What Breeds?

Most hatcheries require a minimum of 25 chicks for an order. I wanted chicks, but not that many. Many of my old hens have stopped laying and I wanted young birds to fill the nesting boxes with eggs. My friend Ken, who lives a mile up the road, also wanted to replenish a flock that saw serious losses due to hawk predation (a problem now mostly solved with netting and restricted free-ranging.) So, we decided to share an order. Each of us have our favorite breeds, and we also wanted to try new ones. He wanted Dominiques. I don’t like rose combs. I wanted Delawares, he wanted Buff Chanteclers. We both wanted Speckled Sussex and Rhode Island Reds.

The box of twenty-five chicks arrived yesterday. Two little yellow chicks were dead on the bottom of the box. My guess is that the box tipped while in transit, the chicks piled up, and the two died. Sad, but it happens.

I had the pleasure of all 24 chicks (there was an un-asked for extra, and it better not be a roo!) for most of the day. Ken arrived after work. He still had on a white shirt and nice shoes. We don’t see clothes like that much around here. But, he’s a dirt under the fingers sort of guy and squatted next to the brooder without even a glance at the dust. This is why we’re friends.

It was time to sort the chicks. It was obvious which were the Speckled Sussex. They look like chipmunks. Ken was to have 3, I’d keep 2.

Look at those adorable fluffy butts. But, wait, what about that darker one? The sixth stripey chick with the solid brown head? What the heck is that? We decided to ignore it and divvy up the yellow chicks. According to the photos in the on-line catalog, my Delaware chicks were supposed to be yellow with faint dark markings on the head. There were a slew of peeping yellow chicks. Some had paler yellow heads. None had spots. Okay. So. Maybe it’d be easier to sort out the Buff Orpingtons from the Buff Chanteclers. Nope. All yellow.

Chicks should come in boxes like chocolates, kept separate in little dividers, with a diagram to the varieties.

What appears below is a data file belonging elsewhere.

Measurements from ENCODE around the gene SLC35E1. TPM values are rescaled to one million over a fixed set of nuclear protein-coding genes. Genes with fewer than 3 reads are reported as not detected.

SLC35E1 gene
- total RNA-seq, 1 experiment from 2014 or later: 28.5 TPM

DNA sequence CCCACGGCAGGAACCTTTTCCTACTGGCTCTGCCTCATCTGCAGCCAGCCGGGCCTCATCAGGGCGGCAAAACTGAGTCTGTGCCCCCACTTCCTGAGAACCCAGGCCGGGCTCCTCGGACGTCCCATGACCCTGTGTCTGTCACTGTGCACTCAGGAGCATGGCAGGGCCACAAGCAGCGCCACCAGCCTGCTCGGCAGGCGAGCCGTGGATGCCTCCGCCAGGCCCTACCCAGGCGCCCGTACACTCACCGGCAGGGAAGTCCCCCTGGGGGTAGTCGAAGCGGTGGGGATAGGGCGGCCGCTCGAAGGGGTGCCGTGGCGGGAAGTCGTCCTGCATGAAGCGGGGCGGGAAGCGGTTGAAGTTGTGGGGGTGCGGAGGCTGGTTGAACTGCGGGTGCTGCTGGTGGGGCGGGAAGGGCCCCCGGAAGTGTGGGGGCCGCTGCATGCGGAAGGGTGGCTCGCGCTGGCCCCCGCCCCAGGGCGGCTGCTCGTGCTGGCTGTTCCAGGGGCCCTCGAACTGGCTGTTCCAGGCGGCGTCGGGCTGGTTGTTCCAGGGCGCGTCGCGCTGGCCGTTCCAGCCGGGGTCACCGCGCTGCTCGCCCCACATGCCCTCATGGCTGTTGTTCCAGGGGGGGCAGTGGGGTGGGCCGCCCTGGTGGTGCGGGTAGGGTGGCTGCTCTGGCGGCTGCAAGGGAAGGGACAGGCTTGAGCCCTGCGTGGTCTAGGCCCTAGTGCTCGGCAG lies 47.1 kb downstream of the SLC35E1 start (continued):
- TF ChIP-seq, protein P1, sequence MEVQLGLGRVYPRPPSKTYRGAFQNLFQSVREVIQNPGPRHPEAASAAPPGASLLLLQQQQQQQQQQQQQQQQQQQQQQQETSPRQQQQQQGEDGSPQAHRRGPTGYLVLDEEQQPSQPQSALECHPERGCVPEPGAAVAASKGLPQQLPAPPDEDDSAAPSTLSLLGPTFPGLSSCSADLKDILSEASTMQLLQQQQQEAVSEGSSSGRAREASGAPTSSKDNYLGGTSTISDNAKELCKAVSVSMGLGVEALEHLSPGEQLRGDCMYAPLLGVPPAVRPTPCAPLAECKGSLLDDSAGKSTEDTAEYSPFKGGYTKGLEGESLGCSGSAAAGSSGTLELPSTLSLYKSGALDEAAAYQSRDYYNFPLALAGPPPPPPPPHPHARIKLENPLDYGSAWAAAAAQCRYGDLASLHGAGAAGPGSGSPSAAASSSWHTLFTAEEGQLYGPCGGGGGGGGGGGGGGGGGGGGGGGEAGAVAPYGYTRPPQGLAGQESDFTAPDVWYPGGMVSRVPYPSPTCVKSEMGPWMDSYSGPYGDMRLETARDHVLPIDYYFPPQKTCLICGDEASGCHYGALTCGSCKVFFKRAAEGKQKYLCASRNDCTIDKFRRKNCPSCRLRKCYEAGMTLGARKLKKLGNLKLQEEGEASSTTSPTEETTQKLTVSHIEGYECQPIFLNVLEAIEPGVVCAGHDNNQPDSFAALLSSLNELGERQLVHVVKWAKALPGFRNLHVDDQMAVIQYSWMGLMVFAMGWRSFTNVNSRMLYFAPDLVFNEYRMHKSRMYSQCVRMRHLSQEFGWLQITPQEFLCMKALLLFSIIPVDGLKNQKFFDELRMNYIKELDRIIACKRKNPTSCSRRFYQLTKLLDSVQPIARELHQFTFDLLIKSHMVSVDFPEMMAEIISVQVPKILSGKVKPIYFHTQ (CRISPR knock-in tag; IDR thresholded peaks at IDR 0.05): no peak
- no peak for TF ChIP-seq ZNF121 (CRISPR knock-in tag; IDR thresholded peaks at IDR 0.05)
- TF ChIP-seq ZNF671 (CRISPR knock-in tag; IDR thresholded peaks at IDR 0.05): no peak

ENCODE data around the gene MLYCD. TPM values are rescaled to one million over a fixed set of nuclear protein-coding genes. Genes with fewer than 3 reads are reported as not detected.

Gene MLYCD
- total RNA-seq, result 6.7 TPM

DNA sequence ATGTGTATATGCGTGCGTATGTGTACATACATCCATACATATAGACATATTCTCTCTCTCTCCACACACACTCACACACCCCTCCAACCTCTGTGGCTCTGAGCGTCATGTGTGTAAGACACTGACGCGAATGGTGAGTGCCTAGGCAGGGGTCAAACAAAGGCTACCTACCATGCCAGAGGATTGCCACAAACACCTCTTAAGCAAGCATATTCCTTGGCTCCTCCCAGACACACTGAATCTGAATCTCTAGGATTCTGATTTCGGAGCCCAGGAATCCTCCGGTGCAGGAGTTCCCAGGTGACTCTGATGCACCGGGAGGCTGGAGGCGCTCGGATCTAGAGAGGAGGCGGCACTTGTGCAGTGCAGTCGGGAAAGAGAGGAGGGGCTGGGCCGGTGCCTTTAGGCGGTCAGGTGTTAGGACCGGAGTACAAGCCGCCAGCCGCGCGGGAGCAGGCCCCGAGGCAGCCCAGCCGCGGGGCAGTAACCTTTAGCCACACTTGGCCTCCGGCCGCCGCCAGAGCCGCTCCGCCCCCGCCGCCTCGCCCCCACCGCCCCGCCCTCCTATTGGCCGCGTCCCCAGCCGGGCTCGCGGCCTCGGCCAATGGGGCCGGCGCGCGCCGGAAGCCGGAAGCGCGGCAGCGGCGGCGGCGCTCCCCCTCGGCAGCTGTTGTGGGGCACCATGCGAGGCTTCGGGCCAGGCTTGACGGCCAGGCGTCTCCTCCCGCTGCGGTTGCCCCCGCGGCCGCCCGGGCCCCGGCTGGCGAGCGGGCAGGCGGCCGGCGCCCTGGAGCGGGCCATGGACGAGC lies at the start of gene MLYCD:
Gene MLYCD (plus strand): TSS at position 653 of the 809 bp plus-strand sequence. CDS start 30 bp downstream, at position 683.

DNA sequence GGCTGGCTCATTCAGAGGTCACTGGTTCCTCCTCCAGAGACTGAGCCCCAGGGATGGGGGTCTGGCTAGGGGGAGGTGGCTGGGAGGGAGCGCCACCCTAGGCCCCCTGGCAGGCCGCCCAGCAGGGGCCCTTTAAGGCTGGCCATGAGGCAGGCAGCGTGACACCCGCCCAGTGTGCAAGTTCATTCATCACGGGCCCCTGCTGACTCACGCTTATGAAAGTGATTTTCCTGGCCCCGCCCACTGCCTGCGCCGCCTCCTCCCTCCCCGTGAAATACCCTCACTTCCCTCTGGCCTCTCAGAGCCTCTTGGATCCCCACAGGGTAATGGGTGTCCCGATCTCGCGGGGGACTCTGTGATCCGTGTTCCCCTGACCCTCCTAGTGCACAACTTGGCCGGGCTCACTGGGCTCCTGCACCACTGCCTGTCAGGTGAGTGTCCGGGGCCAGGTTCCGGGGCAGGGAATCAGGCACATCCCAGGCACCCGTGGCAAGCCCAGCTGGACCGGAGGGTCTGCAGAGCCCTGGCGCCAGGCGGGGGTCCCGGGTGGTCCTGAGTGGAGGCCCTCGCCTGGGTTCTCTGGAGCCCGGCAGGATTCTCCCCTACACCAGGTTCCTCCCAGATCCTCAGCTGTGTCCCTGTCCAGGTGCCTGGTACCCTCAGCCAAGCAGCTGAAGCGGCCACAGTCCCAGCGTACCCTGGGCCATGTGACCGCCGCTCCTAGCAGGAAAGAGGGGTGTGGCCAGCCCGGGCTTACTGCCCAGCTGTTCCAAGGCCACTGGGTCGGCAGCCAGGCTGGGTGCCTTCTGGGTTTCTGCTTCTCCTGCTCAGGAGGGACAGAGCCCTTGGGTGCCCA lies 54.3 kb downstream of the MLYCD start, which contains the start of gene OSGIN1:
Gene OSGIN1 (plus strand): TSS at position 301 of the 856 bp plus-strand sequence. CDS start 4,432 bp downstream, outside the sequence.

We divided up the order as best we could. We’ll let the chicks grow for three weeks, at which time we should know how badly we messed up. We might trade them off again. Or not. If he has all the Rhode Island Reds that’s fine with me. Ken is adamant that he doesn’t want Buff Orpingtons. I’ll take those. But, if there’s a rooster, he’s keeping it!

(The breeds that I hope I have in my brooder are: 2 Delawares, 2 Welsummers, 2 NH Reds, 1 Rhode Island Red, 2 Buff Orpingtons and 2 Speckled Sussex.)


  1. So sad that they didn’t all make it alive to their destination.

    I have 3 Speckled Sussex (along with 3 Pekin ducklings) that I got at the Tractor Supply Store here in Virginia. Unfortunately they were from a straight run batch but I decided to take my chances anyway-suckered by their too cuteness! After I got home with them I happened to find out that some chicks/breeds can be feather sexed. So I tried with mine and came up with 2 cockerels and one pullet..they are now about 7 weeks old and all 3 are CROWING! I’m still hoping that one is a pullet.

  2. Just dropped into chick cam – they are busy little fliff-balls but their wing feathers are growing already.

    And was that your hand?!


  3. Glad to hear that the 2 NH Reds survivied. If the extra chick is a rooster will your neighbor end up eating him ?

      • Could the chick that was included for free be a sex link ? Or have y’all figured out what breed it can be. If you ever visit backyard chicken forums, one of my favorite forums is trying to figure out what a chicken is by breed or gender. I espically love the crossbreeds, and you get so many combanations. And I never realized how many people would find stray or abondoned or even baby feral chicks all over the country. Seems some of the nicest roosters were strays that came to stay.